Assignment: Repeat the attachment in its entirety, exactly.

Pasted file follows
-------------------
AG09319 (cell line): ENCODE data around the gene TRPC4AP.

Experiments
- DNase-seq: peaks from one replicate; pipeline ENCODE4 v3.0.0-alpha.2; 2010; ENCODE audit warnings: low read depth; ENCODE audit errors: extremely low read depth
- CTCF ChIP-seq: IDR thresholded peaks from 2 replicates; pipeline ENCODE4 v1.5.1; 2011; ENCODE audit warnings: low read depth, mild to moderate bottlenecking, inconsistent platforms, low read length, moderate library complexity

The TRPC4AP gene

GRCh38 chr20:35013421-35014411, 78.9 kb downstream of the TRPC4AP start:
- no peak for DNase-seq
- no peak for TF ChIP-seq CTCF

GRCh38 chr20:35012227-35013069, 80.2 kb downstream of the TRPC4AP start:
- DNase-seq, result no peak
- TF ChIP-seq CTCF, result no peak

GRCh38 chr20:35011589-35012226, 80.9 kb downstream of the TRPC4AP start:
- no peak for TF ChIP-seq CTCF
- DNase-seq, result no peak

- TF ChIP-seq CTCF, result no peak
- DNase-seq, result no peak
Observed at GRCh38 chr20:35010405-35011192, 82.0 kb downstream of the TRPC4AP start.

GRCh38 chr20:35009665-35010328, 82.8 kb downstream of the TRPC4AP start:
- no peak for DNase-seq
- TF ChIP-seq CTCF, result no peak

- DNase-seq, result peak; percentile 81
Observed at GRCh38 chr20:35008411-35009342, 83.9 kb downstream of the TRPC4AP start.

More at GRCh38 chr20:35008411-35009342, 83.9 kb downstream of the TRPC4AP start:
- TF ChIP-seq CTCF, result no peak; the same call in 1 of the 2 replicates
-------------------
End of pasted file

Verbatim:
AG09319 (cell line): ENCODE data around the gene TRPC4AP.

Experiments
- DNase-seq: peaks from one replicate; pipeline ENCODE4 v3.0.0-alpha.2; 2010; ENCODE audit warnings: low read depth; ENCODE audit errors: extremely low read depth
- CTCF ChIP-seq: IDR thresholded peaks from 2 replicates; pipeline ENCODE4 v1.5.1; 2011; ENCODE audit warnings: low read depth, mild to moderate bottlenecking, inconsistent platforms, low read length, moderate library complexity

The TRPC4AP gene

GRCh38 chr20:35013421-35014411, 78.9 kb downstream of the TRPC4AP start:
- no peak for DNase-seq
- no peak for TF ChIP-seq CTCF

GRCh38 chr20:35012227-35013069, 80.2 kb downstream of the TRPC4AP start:
- DNase-seq, result no peak
- TF ChIP-seq CTCF, result no peak

GRCh38 chr20:35011589-35012226, 80.9 kb downstream of the TRPC4AP start:
- no peak for TF ChIP-seq CTCF
- DNase-seq, result no peak

- TF ChIP-seq CTCF, result no peak
- DNase-seq, result no peak
Observed at GRCh38 chr20:35010405-35011192, 82.0 kb downstream of the TRPC4AP start.

GRCh38 chr20:35009665-35010328, 82.8 kb downstream of the TRPC4AP start:
- no peak for DNase-seq
- TF ChIP-seq CTCF, result no peak

- DNase-seq, result peak; percentile 81
Observed at GRCh38 chr20:35008411-35009342, 83.9 kb downstream of the TRPC4AP start.

More at GRCh38 chr20:35008411-35009342, 83.9 kb downstream of the TRPC4AP start:
- TF ChIP-seq CTCF, result no peak; the same call in 1 of the 2 replicates